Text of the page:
Livonia’s ASE, an employer association, Tuesday released the 2020 “Starting Salaries for Co-op Students and Recent College Graduates Survey.” Most respondents said they hired or plan to hire a recent college graduate in 2020, but data suggests hiring is slowing.
The annual survey looks at the state of wages and benefits provided to co-op students and recent college graduates and presents employers a snapshot of the recruitment and retention trends associated with these new entrants to the workforce.
“The number of employers hiring or planning to hire new college grads has reached its highest level since 2016,” says Mary E. Corrado, president and CEO of ASE. “However, while this job outlook looks promising for new college graduates, some challenges may exist. Our data is suggesting that employers may be slowing the pace of their hiring or that we have reached a plateau. New grads will need to work harder to distinguish themselves and compete for what might be few opportunities. Our data suggests that prior work experience and internships play a significant role in employer decision making. Students should consider internships as a steppingstone to their career.”
The majority (76 percent) of the 121 responding companies represented in the survey have fewer than 500 employees. A little more than 80 percent of respondents are located in the metro Detroit region, with 58.7 percent of those classified as automotive suppliers.
About 77 percent of respondents said they have hired or plan to hire a recent college graduate in 2020. This is three percentage points higher than in 2019. However, just 19 percent of companies plan on increasing their hiring efforts, an 11 percent decrease from last year. When asked why their hiring of college graduates had changed, there was a 14 percent increase in those citing financial concerns.
The top five in-state institutions the responding companies actively recruit from are, in order, the University of Michigan, Michigan State University, Oakland University, Lawrence Technological University, and Wayne State University.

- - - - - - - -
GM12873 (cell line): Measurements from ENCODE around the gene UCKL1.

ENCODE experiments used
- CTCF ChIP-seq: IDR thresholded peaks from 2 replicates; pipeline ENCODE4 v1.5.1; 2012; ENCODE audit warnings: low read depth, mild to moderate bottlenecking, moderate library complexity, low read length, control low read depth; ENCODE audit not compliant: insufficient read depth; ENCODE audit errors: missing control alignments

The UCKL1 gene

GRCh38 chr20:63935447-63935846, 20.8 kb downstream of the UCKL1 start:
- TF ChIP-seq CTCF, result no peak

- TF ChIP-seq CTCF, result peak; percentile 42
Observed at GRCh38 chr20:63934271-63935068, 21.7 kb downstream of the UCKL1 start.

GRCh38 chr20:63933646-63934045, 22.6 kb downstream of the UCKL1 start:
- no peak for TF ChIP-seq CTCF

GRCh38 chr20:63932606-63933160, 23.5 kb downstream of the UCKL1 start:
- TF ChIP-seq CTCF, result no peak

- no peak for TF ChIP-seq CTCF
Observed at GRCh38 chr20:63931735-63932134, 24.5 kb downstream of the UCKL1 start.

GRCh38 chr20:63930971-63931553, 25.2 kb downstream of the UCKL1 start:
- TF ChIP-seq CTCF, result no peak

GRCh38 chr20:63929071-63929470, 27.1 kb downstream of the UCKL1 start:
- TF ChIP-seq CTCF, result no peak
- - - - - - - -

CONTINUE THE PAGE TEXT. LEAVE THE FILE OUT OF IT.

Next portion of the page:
The top three most popular technical bachelor’s degrees hired in the past year were, in order, mechanical engineering, electrical engineering, and computer science. The three most popular nontechnical bachelor’s degrees were, in order, supply chain management, business administration, and finance tied to human resources or labor relations.
The top three knowledge or skill factors organizations consider when making hiring decisions are, in order, related coursework, computer skills, and internship/work experience.
The top three perceived shortcomings of recent college graduates are career expectations (62 percent), compensation expectations (54 percent), and adaptation to work environment (52 percent).
Of the disciplines named, the highest average starting salary was $71,581 for computer science. Electrical engineering followed at $70,236, then mechanical engineering at $67,600, business administration at $65,597, supply chain management at $63,589, human relations/labor relations at $59,975, and finance at $59,142.
Pay rates for high school and college co-ops and interns were separated by technical and nontechnical roles. The average hourly rate for a college senior in a technical field was $18.38 an hour and $16.75 for a nontechnical field. For a college junior, these numbers were $17.11 an hour and $15.75 an hour, respectively.
The survey is available free of charge to ASE members and for $525 for nonmembers. Contact Kevin Marrs at email@example.com for more information.
ASE is a nonprofit, mission-based membership organization dedicated to strengthening organizations’ human resources departments by offering member benefits and discounted services.